|On Tuesday afternoon, the Texas Lottery released what appeared to be
great news: sales of instant scratch-off tickets, by far its largest
source of revenue, had surged from the previous week, jumping to $112
million dollars.Get more news about 彩票包网,you can vist loto98.com
The leap came after a month of plunging sales, presumably due to the sputtering pandemic economy, in which revenues had dropped compared to the same periods in 2019. The April 18 weekly figures, by comparison, outpaced the same week in 2019 by more than $15 million - a 16 percent jump.
To some, however, the precise timing of the dramatic revenue jump in the midst of a crashing economy signaled terrible news — that instead of spending their government relief checks on food, utilities and rent, Texans appeared to be using their personal stimulus payments of up to $1,200 on state-sponsored gaming.
“It’s an incredible perversion of what the stimulus checks are supposed to be for,” said Les Bernal, director of the Washington D.C.-based Stop Predatory Gambling.The nonprofit organization had anticipated the bump. On Monday, it asked governors in 45 states with lotteries, including Gov. Greg Abbott, to halt the games for a month while the pandemic stimulus checks were distributed. With casinos shuttered because of mass gathering prohibitions, Bernal warned that state lotteries, which have continued operating as essential businesses, would see swelling sales as the relief payments started arriving in mid-April.
In Texas, Dawn Nettles, who has been watchdogging the state lottery since 1992 through her Lotto Report, said she, too, had expected the sales surge ever since the stimulus program was announced in late March. She said she feared that habitual players would treat the money like income tax refunds, whose arrival typically gooses spring lottery sales.
Nettles said she started hearing from convenience store clerks early last week that their sales of instant scratch tickets were soaring. “To sell $111 million in one week in the middle of a pandemic, during a stay-at-home order, is incredible,” she said.The fear that Texas taxpayers are spending money intended to sustain them through the economic shut-down caused by the COVID-19 pandemic on the state-sponsored lottery could yet turn out to be unfounded. The Texas lottery’s sales jump represents only one week and may prove to be a blip.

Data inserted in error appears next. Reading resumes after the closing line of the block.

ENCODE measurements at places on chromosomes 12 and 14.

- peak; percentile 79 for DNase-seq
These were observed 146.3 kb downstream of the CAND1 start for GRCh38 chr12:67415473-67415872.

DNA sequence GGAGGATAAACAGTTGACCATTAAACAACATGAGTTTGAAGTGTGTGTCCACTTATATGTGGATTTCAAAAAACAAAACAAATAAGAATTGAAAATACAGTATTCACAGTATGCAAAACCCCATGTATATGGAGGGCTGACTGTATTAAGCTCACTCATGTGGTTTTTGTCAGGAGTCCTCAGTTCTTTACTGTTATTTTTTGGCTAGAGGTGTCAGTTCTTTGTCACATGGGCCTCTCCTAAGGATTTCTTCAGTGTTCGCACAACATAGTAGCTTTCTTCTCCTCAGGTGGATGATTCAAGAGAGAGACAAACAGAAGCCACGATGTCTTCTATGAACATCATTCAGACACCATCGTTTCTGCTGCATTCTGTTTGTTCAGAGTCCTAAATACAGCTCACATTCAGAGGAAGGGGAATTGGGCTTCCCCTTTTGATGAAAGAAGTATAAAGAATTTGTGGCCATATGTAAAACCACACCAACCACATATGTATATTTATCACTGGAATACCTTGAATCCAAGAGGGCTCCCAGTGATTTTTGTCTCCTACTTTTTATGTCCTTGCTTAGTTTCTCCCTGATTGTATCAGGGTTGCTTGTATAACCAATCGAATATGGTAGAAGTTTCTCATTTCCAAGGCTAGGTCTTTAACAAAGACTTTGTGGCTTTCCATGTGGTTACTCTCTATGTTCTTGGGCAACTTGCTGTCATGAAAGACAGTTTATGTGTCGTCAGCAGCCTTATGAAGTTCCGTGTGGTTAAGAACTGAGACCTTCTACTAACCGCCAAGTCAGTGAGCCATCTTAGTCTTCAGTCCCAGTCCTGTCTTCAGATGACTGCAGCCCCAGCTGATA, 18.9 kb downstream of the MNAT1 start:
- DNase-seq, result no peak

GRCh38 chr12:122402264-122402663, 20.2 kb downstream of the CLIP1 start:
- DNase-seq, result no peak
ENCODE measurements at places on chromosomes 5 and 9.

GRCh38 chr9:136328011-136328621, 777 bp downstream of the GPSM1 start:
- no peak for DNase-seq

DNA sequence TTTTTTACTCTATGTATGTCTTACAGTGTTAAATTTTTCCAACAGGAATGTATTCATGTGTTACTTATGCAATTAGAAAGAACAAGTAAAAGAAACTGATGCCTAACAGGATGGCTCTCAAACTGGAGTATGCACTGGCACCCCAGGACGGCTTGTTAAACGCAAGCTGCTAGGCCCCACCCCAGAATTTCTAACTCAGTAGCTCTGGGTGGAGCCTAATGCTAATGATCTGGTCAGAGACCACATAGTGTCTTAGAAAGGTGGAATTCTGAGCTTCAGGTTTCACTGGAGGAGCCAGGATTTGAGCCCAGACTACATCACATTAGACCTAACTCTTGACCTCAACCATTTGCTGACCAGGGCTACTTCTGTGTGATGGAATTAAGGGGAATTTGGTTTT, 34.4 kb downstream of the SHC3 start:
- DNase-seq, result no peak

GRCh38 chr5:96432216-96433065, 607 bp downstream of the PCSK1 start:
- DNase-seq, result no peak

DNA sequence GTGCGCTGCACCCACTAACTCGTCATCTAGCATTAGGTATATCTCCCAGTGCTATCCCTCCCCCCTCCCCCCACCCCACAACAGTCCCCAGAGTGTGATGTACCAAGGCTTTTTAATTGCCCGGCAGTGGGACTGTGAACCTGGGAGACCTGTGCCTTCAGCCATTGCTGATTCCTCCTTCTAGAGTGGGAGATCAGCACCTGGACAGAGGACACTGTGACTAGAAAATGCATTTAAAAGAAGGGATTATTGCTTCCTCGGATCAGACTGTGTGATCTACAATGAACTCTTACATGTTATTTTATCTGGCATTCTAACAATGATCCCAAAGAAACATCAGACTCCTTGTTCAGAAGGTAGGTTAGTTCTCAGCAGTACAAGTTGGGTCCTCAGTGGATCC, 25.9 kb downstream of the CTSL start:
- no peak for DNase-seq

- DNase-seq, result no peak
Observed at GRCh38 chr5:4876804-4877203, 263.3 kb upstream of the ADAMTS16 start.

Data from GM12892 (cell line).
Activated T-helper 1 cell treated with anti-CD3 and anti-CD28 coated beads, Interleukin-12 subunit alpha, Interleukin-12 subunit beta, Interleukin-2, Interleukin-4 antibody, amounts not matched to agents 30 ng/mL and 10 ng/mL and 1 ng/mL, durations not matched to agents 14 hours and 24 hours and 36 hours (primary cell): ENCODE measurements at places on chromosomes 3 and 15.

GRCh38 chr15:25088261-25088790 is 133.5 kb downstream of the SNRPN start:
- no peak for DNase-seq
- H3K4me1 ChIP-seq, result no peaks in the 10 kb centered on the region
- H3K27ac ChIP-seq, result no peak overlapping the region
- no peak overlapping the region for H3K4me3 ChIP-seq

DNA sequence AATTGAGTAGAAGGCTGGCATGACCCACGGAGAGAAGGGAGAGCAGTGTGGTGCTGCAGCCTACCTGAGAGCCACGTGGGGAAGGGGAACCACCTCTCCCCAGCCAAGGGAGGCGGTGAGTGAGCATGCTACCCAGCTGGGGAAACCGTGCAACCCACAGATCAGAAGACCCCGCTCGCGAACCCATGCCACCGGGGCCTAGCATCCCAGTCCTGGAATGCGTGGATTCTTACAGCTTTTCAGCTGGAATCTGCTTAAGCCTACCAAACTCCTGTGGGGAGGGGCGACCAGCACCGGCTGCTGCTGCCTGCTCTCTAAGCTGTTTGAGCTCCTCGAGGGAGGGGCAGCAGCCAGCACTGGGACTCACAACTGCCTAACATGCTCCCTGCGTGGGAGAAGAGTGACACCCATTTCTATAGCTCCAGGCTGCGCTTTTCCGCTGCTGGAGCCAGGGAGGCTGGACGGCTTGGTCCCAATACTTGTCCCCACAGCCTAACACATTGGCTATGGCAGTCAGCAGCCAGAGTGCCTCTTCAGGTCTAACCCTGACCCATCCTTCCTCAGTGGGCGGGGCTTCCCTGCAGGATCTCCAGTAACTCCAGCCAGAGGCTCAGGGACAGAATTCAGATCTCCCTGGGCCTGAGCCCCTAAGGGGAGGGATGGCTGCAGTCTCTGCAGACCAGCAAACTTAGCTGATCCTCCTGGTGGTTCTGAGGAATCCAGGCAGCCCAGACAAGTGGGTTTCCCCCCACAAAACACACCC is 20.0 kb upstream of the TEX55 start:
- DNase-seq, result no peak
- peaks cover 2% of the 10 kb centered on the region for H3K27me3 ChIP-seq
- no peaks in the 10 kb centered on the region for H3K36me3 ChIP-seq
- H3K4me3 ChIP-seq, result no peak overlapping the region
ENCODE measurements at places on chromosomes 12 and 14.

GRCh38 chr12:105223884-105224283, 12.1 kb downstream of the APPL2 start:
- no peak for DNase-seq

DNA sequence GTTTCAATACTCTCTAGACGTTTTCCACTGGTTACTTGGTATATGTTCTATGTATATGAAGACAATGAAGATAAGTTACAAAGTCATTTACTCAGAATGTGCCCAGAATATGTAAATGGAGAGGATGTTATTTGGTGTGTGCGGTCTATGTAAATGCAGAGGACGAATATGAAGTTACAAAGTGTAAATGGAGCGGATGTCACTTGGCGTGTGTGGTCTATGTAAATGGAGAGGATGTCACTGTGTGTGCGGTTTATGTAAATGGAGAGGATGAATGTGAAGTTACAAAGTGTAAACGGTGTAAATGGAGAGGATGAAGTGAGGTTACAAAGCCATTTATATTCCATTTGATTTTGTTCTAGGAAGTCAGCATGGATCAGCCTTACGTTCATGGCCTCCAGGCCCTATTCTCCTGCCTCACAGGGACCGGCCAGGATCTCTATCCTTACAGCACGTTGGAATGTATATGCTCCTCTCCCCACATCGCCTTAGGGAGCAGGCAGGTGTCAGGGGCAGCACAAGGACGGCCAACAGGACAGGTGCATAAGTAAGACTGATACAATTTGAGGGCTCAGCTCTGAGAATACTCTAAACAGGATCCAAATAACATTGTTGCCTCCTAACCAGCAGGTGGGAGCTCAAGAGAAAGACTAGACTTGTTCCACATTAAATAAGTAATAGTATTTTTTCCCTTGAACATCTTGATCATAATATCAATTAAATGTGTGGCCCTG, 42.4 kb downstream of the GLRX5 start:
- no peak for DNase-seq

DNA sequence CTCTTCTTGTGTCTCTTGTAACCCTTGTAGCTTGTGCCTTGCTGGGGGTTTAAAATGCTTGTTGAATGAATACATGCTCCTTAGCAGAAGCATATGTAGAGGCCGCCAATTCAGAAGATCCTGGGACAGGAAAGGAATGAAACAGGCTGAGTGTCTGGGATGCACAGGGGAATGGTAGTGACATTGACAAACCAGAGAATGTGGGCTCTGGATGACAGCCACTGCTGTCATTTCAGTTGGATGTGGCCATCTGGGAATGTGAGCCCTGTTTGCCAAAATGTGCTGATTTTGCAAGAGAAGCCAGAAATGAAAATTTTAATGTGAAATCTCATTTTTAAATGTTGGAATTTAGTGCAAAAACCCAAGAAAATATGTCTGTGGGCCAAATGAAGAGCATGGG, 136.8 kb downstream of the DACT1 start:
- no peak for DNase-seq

In a written response to questions, lottery spokeswoman Lauren Callahan said the agency was keeping an eye on its sales figures: “Overall during this period, lottery sales have taken a slight downturn when comparing this year to last year, and the agency will continue to closely monitor the impact of the coronavirus pandemic on lottery sales. The health and safety of all remains our top priority.”
But critics of the state-sponsored games say that by maintaining the opportunity for people to spend their federal support payments on lottery tickets, state governments that continue to sell and promote their games are helping defeat the purpose of the bailout.
“Federal tax dollars are being sent to American families in order to put food on the table, make rent or mortgage payments, or provide for other daily necessities - not to subsidize state lotteries,” Bernal’s letter to the governors stated.
In an interview, he also noted that the stimulus payments, structured to give more money to people who earn less, are an unfortunately perfect complement to lotteries, which studies have shown get a disproportionate amount of their money from those who can least afford to play.The Texas lottery, like others, has said it does not target any particular demographic, and that people from all income levels play the games. Yet studies, including those commissioned by the agency itself, have consistently shown that the poor tend to play the games more often and spend more money than high-income players.
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